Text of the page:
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Dr. Adam Kassam is a Toronto-based physician who writes about health care, public policy and international affairs.

Last week’s announcement by Ontario’s Health Ministry – that as of the new year, vaping advertisements in convenience stores and gas stations will be banned – is a crucial first step in curbing the growing public-health crisis of e-cigarette use. And while Health Minister Christine Elliott has rightly received widespread praise for supporting this necessary regulatory amendment to the Smoke-Free Ontario Act, it comes after a year of relentless lobbying of her ministry by science-driven organizations including the Heart and Stroke Foundation, Canadian Cancer Society and Ontario Campaign for Action on Tobacco.

By bolstering the existing framework for regulation of vapour products, Ontario finally joins seven other provinces that have already implemented stricter rules around the sale and promotion of these materials. Alberta and Saskatchewan remain the only provincial regions without any legislation, while Yukon, Nunavut and the Northwest Territories have some variation of proposed or pending bills in their legislatures.

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The reasons why our society is dealing with a new smoking epidemic after decades of declining cigarette use are multifactorial. Most experts agree, however, that the role of advertising, combined with an expansion of synthetic flavours and lenient rules around the availability of these products, have helped make them so ubiquitous.

The numbers don’t lie. Recent reports indicate that nearly 15 per cent of Canadians have tried vaping, with the largest proportion of new users being adolescents, whose rates of e-cigarette usage have increased over the past five years. Most alarming was a study from the University of Waterloo that found a 74-per-cent increase in vaping among Canadian youth between 16 and 19 years old in just one calendar year, from 2017 to 2018 – as well as a trend toward occasional users becoming frequent ones.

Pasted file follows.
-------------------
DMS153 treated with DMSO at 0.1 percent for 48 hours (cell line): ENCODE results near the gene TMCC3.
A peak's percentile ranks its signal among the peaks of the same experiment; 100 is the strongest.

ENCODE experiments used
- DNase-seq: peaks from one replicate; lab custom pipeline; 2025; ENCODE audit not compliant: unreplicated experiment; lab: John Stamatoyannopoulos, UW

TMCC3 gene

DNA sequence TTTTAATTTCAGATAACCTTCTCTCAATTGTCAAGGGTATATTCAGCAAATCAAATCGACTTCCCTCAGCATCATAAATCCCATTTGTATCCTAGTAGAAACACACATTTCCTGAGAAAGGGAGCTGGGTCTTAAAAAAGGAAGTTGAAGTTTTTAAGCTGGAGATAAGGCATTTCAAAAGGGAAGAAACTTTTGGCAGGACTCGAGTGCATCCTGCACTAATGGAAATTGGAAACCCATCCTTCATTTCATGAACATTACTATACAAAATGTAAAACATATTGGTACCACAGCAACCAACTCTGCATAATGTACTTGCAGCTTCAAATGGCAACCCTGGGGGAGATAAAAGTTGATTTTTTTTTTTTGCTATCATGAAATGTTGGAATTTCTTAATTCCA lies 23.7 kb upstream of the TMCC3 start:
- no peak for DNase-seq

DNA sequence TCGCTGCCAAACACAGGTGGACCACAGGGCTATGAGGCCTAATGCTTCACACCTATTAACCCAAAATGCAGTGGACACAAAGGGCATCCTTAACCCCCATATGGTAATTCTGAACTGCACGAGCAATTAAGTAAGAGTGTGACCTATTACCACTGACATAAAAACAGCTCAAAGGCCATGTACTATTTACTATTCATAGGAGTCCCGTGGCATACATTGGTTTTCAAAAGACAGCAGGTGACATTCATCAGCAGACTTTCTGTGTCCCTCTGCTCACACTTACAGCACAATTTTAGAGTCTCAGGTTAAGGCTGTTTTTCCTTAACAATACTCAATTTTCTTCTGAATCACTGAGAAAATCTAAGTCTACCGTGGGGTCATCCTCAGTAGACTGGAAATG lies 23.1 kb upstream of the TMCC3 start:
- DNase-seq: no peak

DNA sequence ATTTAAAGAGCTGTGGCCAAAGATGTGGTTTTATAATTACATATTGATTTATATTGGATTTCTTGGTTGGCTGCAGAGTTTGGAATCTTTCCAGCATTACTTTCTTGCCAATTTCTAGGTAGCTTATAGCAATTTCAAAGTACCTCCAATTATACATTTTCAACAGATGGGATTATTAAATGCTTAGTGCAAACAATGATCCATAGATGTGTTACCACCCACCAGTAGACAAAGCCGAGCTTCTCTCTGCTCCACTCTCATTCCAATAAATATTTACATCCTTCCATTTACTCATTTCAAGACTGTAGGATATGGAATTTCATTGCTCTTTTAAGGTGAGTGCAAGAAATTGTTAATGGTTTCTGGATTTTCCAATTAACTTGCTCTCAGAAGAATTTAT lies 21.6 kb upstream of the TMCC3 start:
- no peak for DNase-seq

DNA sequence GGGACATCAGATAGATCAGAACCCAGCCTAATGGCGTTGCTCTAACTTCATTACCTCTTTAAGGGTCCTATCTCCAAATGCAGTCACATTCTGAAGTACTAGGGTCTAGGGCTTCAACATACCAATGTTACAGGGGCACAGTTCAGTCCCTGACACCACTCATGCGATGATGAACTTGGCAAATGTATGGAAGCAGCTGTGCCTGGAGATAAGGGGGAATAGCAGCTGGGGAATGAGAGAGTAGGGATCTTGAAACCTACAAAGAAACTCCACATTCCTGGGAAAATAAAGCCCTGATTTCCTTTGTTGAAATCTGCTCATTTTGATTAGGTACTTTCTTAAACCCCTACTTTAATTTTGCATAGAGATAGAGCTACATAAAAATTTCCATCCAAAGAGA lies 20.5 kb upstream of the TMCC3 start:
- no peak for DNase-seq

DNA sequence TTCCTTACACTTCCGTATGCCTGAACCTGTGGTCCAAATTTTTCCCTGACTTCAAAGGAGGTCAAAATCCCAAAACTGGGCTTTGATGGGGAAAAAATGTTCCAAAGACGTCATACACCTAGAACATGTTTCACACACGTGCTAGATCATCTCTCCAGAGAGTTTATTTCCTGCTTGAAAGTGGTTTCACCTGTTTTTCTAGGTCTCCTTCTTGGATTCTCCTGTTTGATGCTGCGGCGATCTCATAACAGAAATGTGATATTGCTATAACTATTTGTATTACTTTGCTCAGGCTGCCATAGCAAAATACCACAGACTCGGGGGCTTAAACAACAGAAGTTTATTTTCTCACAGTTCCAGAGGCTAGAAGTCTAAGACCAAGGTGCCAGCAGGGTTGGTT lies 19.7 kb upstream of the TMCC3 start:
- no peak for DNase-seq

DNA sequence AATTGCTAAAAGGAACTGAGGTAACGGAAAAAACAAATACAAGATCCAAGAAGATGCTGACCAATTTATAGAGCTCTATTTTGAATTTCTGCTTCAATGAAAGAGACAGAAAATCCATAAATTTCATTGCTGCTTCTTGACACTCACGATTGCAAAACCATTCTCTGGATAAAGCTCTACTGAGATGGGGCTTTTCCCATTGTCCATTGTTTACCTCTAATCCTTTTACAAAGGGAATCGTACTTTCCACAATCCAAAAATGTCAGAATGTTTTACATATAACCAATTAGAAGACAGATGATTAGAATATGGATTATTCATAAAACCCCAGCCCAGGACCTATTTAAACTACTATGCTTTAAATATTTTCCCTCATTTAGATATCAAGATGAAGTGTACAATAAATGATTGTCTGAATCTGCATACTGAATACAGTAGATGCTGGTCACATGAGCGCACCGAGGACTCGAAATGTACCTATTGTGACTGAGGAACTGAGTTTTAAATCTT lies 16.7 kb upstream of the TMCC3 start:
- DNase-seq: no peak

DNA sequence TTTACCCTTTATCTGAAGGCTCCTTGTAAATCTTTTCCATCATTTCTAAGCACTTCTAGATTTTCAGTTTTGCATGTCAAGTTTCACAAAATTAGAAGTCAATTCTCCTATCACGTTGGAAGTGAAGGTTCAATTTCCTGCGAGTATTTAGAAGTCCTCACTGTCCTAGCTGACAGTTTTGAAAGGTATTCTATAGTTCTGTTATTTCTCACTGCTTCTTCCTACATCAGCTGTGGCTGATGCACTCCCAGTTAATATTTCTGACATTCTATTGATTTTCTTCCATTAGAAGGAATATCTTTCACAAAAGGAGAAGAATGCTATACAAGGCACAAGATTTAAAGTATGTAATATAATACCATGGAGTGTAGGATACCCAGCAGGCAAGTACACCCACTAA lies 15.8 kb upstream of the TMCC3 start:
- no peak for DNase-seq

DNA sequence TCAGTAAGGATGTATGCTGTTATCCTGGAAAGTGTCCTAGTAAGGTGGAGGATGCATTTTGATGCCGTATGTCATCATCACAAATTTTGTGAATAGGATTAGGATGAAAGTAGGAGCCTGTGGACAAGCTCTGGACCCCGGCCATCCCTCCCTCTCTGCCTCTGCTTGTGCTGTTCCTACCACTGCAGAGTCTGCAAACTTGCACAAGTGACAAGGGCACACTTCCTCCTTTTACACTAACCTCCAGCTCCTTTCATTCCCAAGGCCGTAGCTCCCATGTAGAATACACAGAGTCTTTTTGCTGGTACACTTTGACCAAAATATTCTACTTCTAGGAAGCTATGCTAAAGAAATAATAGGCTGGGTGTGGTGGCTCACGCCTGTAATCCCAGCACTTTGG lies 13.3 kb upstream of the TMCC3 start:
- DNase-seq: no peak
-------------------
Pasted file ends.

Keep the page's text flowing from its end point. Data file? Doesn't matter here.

That the global vaping phenomenon has been backed by Big Tobacco should come as no surprise, either. Altria, the largest cigarette maker in the United States, has a 35-per-cent stake in Juul, one of the most recognizable e-cigarette brands. And while the industry line is to declare vapour products to be a healthier alternative that helps people stop smoking, the evidence backing these claims is still inconclusive. In fact, the Centers for Disease Control and Prevention is among those reporting that a mysterious new lung injury is believed to be linked to vaping.

Another major threat with these products is their potential to create a new generation of smokers who would have otherwise likely shunned this behaviour. Youth vaping rates are only growing, and highly addictive nicotine content in e-cigarettes is soaring, too – a strategy from the same playbook that made regular cigarettes so popular a generation ago. Our governments and institutions must not allow history to repeat itself.

This is where provincial entities have an opportunity to show real leadership, especially since services around health, public health and other services mainly interface with provinces, rather than Ottawa. Building on her announcement, Ms. Elliott should impose limits on the types of flavours being produced and marketed, restricting the locations where these products can be sold and considering raising the age requirements for e-cigarette purchase to ensure responsible purchasing of a product that we still don’t know enough about. As a political bonus, the Ontario government would attract broad support from across party lines, offering Premier Doug Ford the opportunity to claim a significant victory that he desperately needs.

It also gives him the chance to call on Prime Minister Justin Trudeau to engage in a collaborative approach to this problem. Federal support for finding solutions to this growing challenge is essential, and Health Canada has earned the criticism it has received for not acting swiftly enough to avoid the insidious creep of e-cigarettes into our neighbourhoods and communities.

On the heels of a divisive election that revealed deep divisions across the country, the calls to address our political partisanship are growing louder. Canadians have grown weary of the negativity, and now need our elected leaders to help heal these fractures. And what better way to bring the country together than by creating useful, important and meaningful policies that are truly for the people and our children?

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